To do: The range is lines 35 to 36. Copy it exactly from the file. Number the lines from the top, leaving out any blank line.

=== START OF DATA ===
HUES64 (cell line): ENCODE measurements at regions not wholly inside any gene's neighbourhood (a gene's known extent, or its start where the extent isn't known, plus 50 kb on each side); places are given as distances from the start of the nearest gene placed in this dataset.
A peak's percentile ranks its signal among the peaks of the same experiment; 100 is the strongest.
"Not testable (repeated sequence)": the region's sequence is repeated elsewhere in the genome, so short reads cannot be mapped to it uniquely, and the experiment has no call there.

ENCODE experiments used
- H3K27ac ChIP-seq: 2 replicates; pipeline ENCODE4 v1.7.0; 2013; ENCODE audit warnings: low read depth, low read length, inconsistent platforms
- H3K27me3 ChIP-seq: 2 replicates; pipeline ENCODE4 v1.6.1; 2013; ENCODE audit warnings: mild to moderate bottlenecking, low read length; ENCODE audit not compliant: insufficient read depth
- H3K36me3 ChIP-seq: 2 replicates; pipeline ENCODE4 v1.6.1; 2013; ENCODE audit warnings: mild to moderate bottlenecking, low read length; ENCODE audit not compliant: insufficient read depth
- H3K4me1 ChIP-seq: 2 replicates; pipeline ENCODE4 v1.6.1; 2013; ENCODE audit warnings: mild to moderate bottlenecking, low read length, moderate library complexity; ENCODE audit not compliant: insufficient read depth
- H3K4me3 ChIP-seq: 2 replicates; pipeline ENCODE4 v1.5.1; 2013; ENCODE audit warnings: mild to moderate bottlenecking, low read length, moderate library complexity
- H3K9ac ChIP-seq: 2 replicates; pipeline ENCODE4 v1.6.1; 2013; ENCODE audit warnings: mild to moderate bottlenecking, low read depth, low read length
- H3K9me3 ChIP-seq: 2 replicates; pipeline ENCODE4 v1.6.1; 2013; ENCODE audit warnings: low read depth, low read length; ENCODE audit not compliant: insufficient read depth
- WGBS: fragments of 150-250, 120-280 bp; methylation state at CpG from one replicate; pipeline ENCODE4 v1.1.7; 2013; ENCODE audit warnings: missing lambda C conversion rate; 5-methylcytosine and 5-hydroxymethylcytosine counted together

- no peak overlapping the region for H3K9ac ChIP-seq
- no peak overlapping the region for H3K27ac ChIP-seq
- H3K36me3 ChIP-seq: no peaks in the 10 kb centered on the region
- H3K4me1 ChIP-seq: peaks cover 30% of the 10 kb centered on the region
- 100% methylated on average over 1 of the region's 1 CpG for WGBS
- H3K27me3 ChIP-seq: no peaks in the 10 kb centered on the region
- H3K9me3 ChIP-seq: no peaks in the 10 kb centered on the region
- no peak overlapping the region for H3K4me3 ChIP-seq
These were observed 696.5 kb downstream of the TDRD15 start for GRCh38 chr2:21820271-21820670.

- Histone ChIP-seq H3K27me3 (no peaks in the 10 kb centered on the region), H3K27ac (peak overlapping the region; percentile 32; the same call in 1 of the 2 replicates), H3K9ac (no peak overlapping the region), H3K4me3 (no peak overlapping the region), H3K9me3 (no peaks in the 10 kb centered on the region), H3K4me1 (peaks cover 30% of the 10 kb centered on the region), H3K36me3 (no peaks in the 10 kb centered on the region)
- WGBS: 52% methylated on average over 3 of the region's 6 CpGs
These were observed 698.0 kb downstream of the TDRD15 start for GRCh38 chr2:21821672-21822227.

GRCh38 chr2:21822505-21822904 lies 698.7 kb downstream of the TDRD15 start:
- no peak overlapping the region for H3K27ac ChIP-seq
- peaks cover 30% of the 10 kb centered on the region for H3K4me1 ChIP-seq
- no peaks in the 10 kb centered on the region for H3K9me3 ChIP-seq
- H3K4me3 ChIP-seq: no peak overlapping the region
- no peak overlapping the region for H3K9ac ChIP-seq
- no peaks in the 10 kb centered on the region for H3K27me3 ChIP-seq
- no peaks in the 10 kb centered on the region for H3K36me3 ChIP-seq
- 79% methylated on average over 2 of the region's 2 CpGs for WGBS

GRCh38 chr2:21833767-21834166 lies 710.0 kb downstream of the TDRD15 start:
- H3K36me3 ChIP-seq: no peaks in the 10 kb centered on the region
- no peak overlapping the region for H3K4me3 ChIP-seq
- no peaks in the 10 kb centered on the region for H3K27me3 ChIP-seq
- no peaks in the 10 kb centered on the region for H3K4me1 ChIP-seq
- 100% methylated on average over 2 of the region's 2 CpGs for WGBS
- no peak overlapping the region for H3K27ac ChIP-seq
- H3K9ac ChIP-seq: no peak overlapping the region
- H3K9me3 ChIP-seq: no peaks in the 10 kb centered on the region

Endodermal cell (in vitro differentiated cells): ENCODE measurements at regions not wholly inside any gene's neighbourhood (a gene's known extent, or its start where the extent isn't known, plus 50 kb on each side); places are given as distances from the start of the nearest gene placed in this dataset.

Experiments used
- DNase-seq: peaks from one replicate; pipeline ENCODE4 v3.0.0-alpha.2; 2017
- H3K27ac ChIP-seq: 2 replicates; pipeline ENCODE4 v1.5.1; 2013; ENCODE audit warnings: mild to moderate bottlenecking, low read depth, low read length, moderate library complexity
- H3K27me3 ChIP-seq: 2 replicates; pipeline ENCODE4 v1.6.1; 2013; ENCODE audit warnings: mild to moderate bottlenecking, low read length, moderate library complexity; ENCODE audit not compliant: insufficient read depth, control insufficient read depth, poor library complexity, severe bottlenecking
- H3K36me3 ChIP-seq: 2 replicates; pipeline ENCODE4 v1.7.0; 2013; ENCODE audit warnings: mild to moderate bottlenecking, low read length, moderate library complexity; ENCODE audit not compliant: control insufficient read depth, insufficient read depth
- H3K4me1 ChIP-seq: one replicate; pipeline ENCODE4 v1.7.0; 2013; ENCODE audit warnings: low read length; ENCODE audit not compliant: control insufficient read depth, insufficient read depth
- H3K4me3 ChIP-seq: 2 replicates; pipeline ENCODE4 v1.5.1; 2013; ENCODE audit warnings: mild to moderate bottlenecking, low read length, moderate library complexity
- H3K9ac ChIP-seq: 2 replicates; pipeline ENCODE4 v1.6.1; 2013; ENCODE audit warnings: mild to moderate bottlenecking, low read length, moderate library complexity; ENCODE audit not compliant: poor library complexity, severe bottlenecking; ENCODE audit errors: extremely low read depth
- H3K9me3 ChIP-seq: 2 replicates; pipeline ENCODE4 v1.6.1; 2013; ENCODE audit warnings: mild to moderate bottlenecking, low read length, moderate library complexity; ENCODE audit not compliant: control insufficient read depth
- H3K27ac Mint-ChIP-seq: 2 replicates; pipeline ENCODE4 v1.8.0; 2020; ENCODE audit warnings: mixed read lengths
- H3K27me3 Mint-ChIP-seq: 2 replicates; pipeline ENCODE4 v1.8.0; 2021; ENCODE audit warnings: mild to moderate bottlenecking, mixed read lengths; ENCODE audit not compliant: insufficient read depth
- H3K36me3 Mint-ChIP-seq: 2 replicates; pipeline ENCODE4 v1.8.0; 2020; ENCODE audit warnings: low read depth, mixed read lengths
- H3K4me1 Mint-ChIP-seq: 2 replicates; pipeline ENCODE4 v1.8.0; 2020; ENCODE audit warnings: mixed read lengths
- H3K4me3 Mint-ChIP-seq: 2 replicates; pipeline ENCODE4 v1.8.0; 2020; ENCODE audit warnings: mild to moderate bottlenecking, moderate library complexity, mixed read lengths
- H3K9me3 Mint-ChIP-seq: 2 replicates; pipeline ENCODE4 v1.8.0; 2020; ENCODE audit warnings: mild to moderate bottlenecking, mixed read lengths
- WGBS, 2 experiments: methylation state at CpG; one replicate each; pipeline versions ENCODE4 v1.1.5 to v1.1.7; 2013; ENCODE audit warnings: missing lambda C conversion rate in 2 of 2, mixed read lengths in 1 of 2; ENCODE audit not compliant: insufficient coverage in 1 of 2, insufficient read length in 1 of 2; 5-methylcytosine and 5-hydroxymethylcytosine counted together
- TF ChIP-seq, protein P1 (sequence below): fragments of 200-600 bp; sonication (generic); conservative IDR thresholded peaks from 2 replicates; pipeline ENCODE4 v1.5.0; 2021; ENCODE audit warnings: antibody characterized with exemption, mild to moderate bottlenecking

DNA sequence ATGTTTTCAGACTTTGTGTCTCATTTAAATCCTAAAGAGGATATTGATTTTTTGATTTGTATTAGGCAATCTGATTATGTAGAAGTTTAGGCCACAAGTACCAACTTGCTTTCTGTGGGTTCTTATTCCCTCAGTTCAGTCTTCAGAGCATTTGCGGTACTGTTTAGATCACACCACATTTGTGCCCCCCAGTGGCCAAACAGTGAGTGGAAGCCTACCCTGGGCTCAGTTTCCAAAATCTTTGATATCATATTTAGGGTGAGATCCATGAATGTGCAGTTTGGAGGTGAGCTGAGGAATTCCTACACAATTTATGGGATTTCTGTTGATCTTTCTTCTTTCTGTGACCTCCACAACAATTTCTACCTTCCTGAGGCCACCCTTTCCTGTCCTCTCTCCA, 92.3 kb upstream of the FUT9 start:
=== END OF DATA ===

- H3K36me3 ChIP-seq: no peaks in the 10 kb centered on the region
- no peak overlapping the region for H3K4me3 ChIP-seq